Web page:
Marshall has been around in the audio business for quite a long time.  The name has too much history and prestige behind it, something that it has gained or achieved for the quality guitar amplifiers the brand is attached to.  Marshall has never been into the production of headphones and until the Major and Minor products came out, it has never been associated with audio accessories.  It’s still not into the production of headphones as in fact, the current line of Marshall headphones are manufactured by Zounds, the company behind the brand Urbanears.   In this review, you’ll find out if indeed the Marshall Major headphones are worthy of the Marshall branding.

Technical Specifications

  • Transducer                         40mm Moving coil dynamic speaker
  • Sensitivity                           121 ± 3dB at 1kHz 1mW (single speaker)
  • Rated input power            15mW
  • Impedance                          32 Ω ± 15% at 1kHz
  • Frequency respond           20 ~ 20kHz
  • Maximum input power    20mW


The packaging of the Marshall Major headphones is a deviation from what we usually see on products, on headphones to be precise.  Instead of the flashy, colorful, or otherwise fancy packaging, the Marshall Major is housed in a brown cardboard material with simple white text.  If you don’t pay attention to what’s printed on the box, you’d easily think that the packaging houses a mug or a book.  Needless to say, the packaging alone gives the product an added cool factor, telling you that what’s inside is something special.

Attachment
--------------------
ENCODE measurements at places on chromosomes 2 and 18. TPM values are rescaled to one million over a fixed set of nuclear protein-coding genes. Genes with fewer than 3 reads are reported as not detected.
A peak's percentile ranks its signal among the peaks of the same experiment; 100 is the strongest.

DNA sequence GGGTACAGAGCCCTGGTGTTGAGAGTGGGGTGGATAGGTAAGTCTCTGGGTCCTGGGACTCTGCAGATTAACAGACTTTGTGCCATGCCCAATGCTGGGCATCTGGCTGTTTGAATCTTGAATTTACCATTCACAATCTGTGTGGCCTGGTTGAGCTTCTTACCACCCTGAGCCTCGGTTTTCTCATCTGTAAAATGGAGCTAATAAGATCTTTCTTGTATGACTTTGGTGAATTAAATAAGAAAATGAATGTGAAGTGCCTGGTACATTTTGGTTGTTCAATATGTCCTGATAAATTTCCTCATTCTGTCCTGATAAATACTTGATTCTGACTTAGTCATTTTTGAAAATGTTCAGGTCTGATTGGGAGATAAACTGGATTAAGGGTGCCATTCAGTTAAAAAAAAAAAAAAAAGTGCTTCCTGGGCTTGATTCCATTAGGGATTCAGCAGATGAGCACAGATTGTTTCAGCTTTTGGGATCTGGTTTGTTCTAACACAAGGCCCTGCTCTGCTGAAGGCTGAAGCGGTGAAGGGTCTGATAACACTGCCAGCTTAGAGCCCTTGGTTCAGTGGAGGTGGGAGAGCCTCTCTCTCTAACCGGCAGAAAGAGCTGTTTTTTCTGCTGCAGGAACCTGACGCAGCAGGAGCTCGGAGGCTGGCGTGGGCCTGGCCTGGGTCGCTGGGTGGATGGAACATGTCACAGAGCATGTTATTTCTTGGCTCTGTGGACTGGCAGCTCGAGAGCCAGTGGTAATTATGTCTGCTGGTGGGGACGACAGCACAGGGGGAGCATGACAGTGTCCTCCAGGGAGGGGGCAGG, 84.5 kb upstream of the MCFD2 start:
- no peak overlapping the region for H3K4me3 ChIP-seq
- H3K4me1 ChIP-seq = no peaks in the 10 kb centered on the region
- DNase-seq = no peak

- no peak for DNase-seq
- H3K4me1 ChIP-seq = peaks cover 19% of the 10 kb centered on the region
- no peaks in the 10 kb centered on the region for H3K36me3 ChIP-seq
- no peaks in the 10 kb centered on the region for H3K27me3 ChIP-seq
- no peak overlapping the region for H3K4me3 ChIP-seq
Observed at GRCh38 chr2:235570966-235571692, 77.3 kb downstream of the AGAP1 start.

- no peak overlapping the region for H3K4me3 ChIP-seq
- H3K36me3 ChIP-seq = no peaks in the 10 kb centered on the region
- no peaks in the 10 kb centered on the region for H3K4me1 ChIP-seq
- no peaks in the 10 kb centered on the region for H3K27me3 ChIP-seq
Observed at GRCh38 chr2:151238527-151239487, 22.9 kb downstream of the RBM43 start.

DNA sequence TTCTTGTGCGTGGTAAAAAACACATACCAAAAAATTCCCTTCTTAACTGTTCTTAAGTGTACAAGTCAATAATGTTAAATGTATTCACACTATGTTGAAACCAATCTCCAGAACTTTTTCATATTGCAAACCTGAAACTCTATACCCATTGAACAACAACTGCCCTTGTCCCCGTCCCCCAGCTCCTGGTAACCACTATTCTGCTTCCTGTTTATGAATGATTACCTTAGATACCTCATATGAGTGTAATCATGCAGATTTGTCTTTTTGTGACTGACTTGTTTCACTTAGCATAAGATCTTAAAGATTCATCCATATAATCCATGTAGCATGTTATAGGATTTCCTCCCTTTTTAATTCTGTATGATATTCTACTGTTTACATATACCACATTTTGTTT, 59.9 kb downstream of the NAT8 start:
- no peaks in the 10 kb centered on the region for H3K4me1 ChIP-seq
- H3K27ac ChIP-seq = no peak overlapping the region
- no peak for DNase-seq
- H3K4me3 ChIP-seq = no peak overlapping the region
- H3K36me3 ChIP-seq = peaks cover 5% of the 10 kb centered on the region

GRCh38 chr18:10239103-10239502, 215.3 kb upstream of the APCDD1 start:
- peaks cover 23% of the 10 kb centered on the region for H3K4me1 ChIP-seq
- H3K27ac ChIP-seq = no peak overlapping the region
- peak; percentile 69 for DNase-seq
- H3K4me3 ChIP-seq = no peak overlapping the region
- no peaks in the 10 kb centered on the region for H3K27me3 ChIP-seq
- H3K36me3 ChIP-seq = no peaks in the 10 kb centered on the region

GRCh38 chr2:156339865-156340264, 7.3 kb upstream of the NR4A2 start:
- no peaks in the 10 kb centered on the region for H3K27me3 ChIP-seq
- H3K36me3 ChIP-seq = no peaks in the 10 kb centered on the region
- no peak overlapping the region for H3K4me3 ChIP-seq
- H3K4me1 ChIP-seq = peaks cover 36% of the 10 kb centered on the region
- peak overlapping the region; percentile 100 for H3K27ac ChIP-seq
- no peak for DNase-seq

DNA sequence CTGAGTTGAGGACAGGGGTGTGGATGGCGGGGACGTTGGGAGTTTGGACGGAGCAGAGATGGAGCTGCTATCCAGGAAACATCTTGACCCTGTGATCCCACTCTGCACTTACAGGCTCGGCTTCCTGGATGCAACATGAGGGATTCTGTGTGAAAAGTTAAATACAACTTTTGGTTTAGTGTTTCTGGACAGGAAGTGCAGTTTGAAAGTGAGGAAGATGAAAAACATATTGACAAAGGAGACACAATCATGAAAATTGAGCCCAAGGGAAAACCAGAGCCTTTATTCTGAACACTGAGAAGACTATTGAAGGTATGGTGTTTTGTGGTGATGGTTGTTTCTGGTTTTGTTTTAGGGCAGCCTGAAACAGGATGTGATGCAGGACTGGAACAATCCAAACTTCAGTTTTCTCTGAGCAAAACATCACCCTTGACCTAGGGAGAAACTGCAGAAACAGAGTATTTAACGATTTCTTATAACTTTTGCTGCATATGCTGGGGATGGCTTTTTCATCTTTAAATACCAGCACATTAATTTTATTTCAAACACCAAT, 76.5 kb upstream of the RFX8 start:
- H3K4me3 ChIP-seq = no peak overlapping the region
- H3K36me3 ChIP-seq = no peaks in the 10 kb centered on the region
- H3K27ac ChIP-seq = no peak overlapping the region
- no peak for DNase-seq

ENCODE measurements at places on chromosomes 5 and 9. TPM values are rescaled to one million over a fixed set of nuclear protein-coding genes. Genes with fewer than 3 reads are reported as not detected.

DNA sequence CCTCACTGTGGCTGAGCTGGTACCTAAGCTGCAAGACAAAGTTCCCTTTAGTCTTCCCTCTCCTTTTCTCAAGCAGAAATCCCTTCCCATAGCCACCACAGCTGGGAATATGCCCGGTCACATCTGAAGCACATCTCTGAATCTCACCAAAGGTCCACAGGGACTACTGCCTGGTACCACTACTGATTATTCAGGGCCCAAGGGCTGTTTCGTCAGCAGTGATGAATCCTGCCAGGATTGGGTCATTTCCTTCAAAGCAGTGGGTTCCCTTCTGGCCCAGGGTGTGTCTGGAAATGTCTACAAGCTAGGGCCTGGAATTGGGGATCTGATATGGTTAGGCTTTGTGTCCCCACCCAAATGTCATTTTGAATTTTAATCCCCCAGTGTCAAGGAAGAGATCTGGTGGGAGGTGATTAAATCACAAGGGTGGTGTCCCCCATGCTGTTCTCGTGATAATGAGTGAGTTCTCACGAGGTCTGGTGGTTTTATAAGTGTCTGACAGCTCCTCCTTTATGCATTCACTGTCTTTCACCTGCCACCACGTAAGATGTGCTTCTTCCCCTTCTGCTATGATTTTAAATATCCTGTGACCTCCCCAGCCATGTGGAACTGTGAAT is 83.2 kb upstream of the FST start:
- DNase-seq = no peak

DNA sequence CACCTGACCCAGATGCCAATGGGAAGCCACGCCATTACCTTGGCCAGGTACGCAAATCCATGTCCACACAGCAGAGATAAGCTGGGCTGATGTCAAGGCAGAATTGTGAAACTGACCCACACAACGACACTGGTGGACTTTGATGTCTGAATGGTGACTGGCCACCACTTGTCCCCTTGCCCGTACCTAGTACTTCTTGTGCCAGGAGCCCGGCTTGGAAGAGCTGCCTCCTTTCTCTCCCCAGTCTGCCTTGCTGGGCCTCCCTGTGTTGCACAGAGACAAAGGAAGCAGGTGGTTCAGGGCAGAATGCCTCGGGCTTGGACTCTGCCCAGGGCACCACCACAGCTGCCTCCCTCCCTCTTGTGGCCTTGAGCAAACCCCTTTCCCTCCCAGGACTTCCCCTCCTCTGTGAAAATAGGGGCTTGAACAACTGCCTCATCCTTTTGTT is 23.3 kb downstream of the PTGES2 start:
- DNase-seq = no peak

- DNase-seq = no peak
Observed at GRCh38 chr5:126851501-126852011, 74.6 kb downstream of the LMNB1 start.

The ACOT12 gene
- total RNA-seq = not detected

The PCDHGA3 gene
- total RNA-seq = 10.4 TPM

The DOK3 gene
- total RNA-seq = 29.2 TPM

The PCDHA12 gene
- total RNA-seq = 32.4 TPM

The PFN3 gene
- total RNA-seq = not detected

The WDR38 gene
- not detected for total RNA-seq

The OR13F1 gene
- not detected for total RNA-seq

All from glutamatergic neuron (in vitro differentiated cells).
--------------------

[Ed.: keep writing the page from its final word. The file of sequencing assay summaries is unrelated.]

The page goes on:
Opening the packaging is quite simple.  Most of the upper portion of the box acts as cover and when the tapes on the sides are peeled off, pulling the upper part reveals the headphones in all its white glory.  The headphones is held to the base with plastic wirings.  Also held to the cardboard base are the 3.5mm plug and the 6.3mm plug adaptor.  Turn the cardboard base over and what you see are the plastic wires holding the headphones.  The package includes a neutral plug extension for phones that might cause issue with the headset.  Other than these, there’s nothing else inside the packaging. The Marshall Major headphones does not include a carrying case.



Now let’s go to the Marshall Major’s design.  From the first time I saw the headphones, I instantly liked it.  I’m not one who easily takes a liking to white-colored accessories.  I like them black or silver, or both, and a little red trimming or accent wouldn’t hurt.  So if I were to choose between black and white, you’ll almost always see me choosing black.